“The First Confederate Capitol”
The Alabama State Capitol, listed on the National Register of Historic Places as the First Confederate Capitol, is the state capitol building for Alabama. It is located on Capitol Hill, originally Goat Hill, in Montgomery. It was declared a National Historic Landmark on December 19, 1960. The current capitol building temporarily served as the Confederate Capitol while Montgomery served as the first political capital of the Confederate States of America in 1861, before being moved to Richmond, Virginia. Meeting in the Senate Chamber, the Provisional Constitution of the Confederate States was drawn up by the Montgomery Convention on February 4, 1861. The convention also adopted the Permanent Constitution here on March 11, 1861. Over one hundred years later the third Selma to Montgomery March ended at the front marble staircase of the Capitol, with the marches and events surrounding them directly leading to the Voting Rights Act of 1965. Architecturally, the building is Greek Revival in style with some Beaux-Arts influences. The central core of the building, as well as the east wing to the rear of the structure, is three-stories over a below-grade basement. The north and south wings are two-stories over a raised basement. The front facade that is seen today is approximately 350 feet (110 m) wide and 119 feet (36 m) tall from ground level to the top of the lantern on the dome.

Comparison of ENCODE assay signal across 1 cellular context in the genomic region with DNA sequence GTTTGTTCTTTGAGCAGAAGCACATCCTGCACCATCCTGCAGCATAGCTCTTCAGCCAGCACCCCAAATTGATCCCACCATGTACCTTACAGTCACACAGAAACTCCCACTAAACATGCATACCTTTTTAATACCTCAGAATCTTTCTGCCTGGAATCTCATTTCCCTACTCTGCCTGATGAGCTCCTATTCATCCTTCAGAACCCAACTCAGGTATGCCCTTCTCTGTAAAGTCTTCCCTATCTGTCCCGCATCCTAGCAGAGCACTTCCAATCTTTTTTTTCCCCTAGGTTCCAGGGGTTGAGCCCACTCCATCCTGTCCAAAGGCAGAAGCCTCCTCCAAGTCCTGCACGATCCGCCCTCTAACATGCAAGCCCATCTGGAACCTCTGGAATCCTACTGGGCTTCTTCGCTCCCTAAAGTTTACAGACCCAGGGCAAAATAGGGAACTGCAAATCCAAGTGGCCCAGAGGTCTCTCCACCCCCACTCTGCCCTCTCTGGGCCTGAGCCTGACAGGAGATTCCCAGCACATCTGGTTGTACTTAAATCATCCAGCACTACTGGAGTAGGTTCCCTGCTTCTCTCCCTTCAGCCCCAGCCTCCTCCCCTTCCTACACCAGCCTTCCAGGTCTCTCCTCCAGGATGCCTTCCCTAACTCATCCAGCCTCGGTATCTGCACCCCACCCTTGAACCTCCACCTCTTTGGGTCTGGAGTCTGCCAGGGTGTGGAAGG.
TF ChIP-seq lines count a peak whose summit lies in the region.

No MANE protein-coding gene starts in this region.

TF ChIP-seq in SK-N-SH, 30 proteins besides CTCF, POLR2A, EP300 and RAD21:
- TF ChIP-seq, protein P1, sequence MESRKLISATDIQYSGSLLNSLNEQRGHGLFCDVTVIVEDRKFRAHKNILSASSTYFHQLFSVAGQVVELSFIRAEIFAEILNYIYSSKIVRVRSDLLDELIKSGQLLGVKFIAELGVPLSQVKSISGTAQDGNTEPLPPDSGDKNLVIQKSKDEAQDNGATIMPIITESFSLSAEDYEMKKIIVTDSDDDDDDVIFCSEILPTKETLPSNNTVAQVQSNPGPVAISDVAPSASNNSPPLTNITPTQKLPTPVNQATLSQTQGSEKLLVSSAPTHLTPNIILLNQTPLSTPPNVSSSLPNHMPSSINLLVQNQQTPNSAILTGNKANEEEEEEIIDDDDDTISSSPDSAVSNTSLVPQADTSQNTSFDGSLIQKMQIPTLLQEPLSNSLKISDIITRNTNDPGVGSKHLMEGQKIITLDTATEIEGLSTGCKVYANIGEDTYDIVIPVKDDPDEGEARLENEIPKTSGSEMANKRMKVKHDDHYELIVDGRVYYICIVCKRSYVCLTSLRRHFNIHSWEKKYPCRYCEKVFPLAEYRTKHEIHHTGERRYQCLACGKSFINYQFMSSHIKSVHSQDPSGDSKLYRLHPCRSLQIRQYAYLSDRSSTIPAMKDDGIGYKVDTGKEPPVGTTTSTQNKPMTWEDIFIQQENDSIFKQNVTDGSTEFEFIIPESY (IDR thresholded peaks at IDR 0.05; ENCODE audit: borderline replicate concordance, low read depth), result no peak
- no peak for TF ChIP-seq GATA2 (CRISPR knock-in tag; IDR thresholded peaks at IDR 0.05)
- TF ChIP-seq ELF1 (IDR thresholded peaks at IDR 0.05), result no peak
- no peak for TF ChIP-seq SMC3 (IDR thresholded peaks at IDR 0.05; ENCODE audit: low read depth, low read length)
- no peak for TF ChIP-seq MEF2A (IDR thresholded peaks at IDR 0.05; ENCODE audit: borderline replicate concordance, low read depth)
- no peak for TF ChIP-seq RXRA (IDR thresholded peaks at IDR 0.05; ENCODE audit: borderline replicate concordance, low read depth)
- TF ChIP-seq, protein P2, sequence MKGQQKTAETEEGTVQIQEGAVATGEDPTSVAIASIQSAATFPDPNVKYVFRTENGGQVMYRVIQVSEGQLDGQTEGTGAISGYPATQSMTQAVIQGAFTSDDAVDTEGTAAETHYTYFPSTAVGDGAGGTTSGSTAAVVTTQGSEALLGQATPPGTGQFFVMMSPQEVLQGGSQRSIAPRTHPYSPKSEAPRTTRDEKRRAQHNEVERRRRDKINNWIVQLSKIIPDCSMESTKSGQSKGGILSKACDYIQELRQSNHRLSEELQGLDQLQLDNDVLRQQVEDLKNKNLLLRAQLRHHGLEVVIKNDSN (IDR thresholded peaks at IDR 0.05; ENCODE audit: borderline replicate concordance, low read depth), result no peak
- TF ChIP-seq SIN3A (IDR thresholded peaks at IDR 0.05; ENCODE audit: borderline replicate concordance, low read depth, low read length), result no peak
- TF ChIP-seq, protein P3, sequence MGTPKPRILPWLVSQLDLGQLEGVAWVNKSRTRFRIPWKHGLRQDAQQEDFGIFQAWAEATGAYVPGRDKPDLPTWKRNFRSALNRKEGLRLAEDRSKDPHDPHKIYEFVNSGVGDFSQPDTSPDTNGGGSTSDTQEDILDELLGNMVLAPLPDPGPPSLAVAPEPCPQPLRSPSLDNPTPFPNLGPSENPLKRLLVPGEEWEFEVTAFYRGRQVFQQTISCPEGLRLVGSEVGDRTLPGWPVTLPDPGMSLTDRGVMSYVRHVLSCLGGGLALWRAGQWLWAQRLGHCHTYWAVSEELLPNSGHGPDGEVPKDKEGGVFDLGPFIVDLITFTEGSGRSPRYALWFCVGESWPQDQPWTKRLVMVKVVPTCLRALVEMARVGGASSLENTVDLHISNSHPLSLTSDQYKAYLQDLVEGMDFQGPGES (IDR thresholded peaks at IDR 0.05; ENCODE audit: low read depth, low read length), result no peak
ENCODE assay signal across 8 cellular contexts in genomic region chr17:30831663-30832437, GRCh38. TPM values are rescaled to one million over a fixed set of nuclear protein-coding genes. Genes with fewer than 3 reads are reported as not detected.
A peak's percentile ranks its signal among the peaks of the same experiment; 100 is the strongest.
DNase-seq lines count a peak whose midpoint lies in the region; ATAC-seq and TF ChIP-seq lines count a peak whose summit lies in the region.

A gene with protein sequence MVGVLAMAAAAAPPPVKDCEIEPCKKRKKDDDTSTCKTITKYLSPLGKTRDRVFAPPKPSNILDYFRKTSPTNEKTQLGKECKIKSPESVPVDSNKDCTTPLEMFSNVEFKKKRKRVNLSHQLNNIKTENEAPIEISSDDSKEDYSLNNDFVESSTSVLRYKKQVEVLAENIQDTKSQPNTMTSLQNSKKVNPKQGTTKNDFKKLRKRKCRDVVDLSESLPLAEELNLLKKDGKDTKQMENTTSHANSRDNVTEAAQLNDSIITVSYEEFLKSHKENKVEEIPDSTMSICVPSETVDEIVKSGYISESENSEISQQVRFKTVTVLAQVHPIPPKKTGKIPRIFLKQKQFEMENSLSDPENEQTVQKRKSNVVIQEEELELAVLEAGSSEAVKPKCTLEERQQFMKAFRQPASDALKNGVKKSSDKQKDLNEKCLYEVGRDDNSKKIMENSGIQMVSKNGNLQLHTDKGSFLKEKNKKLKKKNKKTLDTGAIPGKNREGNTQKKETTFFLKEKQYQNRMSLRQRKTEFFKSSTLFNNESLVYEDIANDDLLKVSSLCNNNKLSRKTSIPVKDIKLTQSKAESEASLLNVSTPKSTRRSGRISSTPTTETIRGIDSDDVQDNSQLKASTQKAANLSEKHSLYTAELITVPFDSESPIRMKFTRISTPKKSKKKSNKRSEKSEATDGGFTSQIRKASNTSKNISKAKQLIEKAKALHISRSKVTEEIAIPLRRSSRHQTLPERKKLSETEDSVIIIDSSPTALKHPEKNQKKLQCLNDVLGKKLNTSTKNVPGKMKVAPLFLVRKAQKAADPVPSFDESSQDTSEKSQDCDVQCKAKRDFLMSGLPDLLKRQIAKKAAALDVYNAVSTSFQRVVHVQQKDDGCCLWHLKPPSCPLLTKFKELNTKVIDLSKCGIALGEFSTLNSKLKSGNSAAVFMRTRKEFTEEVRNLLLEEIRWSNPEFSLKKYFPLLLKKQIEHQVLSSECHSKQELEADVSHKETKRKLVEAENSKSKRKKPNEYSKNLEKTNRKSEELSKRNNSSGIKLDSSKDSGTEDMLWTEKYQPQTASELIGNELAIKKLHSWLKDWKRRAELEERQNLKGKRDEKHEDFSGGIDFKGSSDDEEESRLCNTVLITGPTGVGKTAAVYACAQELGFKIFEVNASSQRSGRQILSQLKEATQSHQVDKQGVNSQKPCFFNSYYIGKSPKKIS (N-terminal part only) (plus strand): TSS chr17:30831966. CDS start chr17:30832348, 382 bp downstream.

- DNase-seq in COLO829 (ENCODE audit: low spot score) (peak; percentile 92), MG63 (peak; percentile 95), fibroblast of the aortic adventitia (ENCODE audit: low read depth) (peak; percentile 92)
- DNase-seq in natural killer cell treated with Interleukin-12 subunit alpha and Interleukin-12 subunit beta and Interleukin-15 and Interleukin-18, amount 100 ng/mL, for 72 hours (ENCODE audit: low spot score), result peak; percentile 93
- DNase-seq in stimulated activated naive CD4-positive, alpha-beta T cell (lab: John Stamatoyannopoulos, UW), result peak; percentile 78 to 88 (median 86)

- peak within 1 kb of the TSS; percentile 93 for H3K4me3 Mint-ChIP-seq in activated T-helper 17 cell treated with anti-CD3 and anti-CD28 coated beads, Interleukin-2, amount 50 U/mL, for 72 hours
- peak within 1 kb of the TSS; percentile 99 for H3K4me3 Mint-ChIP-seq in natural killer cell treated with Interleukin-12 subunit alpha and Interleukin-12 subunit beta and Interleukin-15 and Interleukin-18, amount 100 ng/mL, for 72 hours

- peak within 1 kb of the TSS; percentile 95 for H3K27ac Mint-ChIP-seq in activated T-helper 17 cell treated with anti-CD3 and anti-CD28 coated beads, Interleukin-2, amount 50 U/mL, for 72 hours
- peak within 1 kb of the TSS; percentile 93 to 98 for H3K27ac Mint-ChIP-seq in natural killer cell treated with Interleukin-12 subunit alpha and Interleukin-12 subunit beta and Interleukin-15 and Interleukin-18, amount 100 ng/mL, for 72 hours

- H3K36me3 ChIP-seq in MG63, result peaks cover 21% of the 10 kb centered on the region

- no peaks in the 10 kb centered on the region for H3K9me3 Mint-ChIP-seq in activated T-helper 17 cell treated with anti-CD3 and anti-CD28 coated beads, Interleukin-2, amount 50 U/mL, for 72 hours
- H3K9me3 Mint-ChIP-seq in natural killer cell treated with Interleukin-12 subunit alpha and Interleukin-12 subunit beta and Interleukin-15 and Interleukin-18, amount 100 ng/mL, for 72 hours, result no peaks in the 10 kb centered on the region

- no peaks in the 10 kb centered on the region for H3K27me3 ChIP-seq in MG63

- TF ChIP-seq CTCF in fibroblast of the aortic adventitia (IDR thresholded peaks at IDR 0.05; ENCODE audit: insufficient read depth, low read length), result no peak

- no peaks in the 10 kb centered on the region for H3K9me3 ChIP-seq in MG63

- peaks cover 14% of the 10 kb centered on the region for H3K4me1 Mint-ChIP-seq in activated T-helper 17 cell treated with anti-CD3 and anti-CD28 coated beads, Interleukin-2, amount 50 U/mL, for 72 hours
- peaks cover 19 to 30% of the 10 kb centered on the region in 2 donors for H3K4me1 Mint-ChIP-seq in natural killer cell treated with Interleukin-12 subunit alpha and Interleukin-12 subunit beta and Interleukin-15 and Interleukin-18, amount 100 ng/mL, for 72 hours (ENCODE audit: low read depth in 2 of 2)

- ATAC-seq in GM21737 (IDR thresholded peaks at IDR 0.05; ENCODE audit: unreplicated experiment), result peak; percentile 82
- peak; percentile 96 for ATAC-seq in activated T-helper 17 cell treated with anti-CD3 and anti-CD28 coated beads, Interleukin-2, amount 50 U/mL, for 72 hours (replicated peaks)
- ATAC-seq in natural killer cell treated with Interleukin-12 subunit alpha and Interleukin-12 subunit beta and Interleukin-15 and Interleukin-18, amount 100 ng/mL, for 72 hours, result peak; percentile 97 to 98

Beautiful capitol building. Be sure to check out the flags and stones for every state out front.
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